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Re: New Empire vs New rebellion in the sequels: Biggest mistake?

Post by The Romulan Republic » 2020-05-11 08:12pm

Gandalf wrote:
2020-05-11 05:56pm
I think that as it was shown in TLJ, the galaxy being ripped up by angry young neo-Imperials, and the only answer being a new Rebellion was an awesome way to go, if only because it was wonderfully reflective of modern society. It's a pity they couldn't commit to it fully.
That's all well and good, but to really parallel the modern world, it wouldn't be a huge fleet of space Nazis somewhere Out There, especially not backed by literal resurrected Palpatine. It would have been Neo-Imperial sentiment taking over the Republic from within, corrupting the government and the fleet, forcing Leia out, turning Jedi, with Luke's struggle being whether to stay neutral and keep the Jedi a-political, and eventually realizing that he can't. Which would have risked being a Prequel rehash, but at least not an OT rehash.

Or you do a mix of both- have a new Dark Side warlord in the Outer Rim (analagous to Putin), who is encouraging Neo-Imperial sentiment within the New Republic (analagous to Trump). :)

But honestly, I think the whole mess was salvageable up to Rise of Skywalker. There are certainly flaws in both the previous films, but they're tolerable, at least to me. For Rise of Skywalker, you'd have to change four big things to keep it from being a shit show.

1. Palpatine is back only as a ghost or holocron, not in the flesh.

2. No ReyLo.

3. Much more Rose.

4. Rey is not a Palpatine. Ideally, the main focus of the story is about Rey, as "nobody" forging her own identity as she trains a new generation of Jedi.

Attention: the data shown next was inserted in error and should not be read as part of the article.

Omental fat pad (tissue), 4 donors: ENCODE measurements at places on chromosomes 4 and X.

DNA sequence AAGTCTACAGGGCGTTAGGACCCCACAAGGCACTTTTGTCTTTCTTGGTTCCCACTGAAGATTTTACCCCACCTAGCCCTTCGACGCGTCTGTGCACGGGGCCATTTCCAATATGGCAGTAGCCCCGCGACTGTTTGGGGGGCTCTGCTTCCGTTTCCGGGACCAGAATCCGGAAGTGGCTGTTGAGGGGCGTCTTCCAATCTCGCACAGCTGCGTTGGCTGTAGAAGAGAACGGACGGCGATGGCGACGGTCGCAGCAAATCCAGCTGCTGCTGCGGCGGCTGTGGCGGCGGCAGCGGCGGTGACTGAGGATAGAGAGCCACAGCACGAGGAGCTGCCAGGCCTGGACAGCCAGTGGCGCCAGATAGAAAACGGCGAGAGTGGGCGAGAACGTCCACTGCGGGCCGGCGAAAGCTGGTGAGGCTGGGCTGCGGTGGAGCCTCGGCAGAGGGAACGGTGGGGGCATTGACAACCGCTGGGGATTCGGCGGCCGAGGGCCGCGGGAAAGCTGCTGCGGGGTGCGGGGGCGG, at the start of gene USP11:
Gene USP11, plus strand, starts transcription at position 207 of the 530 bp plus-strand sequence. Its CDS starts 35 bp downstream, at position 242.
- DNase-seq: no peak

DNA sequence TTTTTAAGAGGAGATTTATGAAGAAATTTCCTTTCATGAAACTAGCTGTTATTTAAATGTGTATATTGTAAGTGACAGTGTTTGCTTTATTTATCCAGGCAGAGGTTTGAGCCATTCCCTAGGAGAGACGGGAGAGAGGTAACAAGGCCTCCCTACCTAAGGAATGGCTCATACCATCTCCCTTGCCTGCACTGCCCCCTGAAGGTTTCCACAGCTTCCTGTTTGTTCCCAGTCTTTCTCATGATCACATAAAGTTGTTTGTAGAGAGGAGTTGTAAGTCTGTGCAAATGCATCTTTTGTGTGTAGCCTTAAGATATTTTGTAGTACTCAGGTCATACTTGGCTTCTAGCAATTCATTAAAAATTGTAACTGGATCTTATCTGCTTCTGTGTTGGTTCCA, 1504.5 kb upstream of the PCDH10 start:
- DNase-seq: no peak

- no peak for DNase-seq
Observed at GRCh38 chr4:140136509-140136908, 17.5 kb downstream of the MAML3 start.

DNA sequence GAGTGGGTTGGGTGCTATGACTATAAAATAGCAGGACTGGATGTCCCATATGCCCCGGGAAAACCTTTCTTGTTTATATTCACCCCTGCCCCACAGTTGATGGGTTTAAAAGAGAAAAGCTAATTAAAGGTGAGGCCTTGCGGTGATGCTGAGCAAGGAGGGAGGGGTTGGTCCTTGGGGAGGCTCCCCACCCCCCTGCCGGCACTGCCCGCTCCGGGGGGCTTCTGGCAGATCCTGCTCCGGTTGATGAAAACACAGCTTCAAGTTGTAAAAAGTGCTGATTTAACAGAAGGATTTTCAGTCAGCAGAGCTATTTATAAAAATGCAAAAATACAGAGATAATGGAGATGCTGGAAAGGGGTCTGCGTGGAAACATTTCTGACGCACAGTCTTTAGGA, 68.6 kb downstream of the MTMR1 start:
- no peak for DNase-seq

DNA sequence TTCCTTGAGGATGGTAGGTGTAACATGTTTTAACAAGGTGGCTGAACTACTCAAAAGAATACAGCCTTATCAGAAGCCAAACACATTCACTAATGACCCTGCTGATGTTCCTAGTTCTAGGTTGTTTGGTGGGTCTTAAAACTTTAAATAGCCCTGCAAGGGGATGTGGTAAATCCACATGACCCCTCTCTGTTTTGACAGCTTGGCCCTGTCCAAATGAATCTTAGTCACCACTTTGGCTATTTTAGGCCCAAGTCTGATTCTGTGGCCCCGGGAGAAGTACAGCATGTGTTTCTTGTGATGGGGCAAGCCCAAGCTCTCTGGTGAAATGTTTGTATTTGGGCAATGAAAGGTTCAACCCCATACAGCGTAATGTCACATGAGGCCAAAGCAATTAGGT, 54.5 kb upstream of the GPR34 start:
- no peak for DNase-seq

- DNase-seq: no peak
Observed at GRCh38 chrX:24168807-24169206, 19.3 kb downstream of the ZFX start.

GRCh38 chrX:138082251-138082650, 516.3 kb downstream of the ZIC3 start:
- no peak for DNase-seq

If I were to do a more thorough edit of the existing trilogy, rather than trying to go back to my pre-Sequel Trilogy ideas, I'd do the following:

Episode VII:

-We get some Senate scenes to further develop the galactic political scene and make the planet getting blown up by Starkiller Base carry more weight.

-Its Coruscant that gets blown up.

-We drop the weird infodump Force vision when Rey picks up Anakin's saber- that felt so contrived. Just have Maz or Han tell her.

-We get a flashback scene showing Han, Luke, and Leia on-screen together.

-The stormtrooper Finn duels is Phasma. Gives her more of a role, makes her more Finn's personal nemesis.

-The search for Luke plot gets a real resolution, and not "And Then R2 Woke Up For No Reason". I think someone in an earlier thread, I don't recall who, raised the possibility of the final part of the map being on Starkiller Base, to tie it into the finale. That works.

Episode VIII:

-Trim the ending down a bit, streamline the pacing.

-Drop a line about how Holdo and Leia think there's a spy on board, to explain why they maintain radio silence and keep things need to know.

Episode IX:

-As above.

-Also, cut the bit about your Latino character's backstory being that they were a drug trafficker.

-Also, give some resolution to Finn/Rey, Rose/Finn, and we should probably throw so Poe/Finn in there too for the sake of diversity.

-Anything that was done just to undo something from TLJ or pander to fanbros gets cut with extreme prejudice. Rey gets a new saber, entirely of her own design.
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Re: New Empire vs New rebellion in the sequels: Biggest mistake?